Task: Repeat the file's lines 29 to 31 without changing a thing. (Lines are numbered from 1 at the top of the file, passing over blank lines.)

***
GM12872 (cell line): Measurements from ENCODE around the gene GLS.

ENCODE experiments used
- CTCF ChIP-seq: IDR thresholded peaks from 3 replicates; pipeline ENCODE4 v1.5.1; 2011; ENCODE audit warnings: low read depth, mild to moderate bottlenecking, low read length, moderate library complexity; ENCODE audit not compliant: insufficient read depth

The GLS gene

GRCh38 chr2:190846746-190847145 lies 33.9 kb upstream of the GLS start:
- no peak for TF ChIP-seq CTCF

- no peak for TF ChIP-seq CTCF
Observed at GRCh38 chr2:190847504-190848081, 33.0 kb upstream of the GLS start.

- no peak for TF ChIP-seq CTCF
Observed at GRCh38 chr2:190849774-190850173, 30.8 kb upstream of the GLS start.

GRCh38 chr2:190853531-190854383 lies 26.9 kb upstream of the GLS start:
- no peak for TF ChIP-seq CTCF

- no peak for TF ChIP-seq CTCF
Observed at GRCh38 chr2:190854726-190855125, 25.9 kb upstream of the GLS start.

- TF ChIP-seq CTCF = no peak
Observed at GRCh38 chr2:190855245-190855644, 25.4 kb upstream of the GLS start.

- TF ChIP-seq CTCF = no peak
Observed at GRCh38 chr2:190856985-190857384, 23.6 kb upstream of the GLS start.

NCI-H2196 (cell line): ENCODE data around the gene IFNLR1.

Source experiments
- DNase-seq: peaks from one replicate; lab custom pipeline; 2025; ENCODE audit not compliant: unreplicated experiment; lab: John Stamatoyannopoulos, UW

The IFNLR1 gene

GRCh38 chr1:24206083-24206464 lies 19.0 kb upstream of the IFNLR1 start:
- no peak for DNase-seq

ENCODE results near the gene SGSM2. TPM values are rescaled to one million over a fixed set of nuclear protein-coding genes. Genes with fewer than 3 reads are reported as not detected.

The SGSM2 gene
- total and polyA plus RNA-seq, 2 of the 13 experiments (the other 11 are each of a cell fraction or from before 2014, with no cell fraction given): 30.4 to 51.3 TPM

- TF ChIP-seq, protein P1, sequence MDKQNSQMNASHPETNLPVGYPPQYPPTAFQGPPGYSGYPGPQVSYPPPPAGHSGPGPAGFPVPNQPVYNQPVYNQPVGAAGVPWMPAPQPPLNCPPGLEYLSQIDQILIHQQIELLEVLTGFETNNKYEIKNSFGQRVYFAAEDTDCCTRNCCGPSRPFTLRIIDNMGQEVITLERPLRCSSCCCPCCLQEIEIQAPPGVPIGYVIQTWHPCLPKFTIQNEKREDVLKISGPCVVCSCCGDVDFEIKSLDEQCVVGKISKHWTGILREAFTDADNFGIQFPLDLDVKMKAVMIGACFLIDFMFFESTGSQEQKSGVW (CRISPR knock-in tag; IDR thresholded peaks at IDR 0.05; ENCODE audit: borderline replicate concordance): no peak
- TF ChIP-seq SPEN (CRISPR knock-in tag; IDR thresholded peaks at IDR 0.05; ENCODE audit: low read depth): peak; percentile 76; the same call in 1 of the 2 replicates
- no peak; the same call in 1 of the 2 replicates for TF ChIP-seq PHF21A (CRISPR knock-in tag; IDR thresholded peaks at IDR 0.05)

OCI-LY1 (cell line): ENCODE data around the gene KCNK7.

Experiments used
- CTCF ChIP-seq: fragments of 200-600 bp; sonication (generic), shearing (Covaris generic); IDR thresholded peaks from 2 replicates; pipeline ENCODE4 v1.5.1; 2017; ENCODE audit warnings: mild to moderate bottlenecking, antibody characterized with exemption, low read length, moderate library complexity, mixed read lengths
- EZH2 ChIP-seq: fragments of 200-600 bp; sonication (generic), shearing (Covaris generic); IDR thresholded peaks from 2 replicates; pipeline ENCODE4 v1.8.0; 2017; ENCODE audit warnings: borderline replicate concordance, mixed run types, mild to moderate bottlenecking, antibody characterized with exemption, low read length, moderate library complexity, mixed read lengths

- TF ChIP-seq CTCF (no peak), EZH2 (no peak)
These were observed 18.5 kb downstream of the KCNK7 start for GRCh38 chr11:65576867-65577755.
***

- TF ChIP-seq SPEN (CRISPR knock-in tag; IDR thresholded peaks at IDR 0.05; ENCODE audit: low read depth): peak; percentile 76; the same call in 1 of the 2 replicates
- no peak; the same call in 1 of the 2 replicates for TF ChIP-seq PHF21A (CRISPR knock-in tag; IDR thresholded peaks at IDR 0.05)

OCI-LY1 (cell line): ENCODE data around the gene KCNK7.